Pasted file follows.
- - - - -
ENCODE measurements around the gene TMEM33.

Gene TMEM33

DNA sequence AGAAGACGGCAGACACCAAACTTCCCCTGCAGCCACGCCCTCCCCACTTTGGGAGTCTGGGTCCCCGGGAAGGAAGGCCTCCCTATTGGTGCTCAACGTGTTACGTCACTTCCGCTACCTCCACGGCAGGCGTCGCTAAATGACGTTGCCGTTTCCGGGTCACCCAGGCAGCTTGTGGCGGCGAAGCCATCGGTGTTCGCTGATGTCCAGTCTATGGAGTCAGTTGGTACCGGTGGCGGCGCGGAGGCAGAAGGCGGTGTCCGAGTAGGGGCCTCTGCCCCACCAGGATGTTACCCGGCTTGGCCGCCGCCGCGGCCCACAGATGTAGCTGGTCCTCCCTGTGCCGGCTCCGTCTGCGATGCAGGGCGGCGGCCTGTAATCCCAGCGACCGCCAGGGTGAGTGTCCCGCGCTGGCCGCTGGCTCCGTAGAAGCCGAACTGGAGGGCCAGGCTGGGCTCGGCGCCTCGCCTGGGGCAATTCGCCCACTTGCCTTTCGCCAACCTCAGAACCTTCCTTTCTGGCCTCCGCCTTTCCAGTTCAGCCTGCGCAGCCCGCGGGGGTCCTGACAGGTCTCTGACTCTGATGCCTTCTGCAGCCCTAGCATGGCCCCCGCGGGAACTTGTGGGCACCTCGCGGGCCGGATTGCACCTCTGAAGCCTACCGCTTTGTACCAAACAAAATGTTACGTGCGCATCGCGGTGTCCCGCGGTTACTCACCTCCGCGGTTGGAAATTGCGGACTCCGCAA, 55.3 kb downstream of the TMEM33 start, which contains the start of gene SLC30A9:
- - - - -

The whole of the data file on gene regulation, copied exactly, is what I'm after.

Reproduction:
ENCODE measurements around the gene TMEM33.

Gene TMEM33

DNA sequence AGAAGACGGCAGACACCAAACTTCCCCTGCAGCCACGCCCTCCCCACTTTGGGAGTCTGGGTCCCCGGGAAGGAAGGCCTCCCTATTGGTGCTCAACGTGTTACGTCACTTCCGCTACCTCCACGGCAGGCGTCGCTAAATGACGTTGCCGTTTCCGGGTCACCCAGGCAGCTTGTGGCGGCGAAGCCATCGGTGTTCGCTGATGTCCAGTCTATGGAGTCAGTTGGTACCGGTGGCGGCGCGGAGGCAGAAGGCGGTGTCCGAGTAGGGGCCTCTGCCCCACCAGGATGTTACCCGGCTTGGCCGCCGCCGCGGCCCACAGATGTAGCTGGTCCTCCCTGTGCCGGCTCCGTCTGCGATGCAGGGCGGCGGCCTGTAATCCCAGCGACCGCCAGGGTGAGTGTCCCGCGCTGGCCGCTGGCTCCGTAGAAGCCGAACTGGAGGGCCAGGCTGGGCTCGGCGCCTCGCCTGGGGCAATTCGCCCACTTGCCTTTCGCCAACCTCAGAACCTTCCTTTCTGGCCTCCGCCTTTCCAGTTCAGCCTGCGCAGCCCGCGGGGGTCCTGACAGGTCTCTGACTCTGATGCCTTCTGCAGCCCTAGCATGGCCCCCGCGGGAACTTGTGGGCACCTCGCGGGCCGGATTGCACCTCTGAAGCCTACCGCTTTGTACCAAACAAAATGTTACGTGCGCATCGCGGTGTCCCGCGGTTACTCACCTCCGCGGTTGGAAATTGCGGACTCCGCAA, 55.3 kb downstream of the TMEM33 start, which contains the start of gene SLC30A9: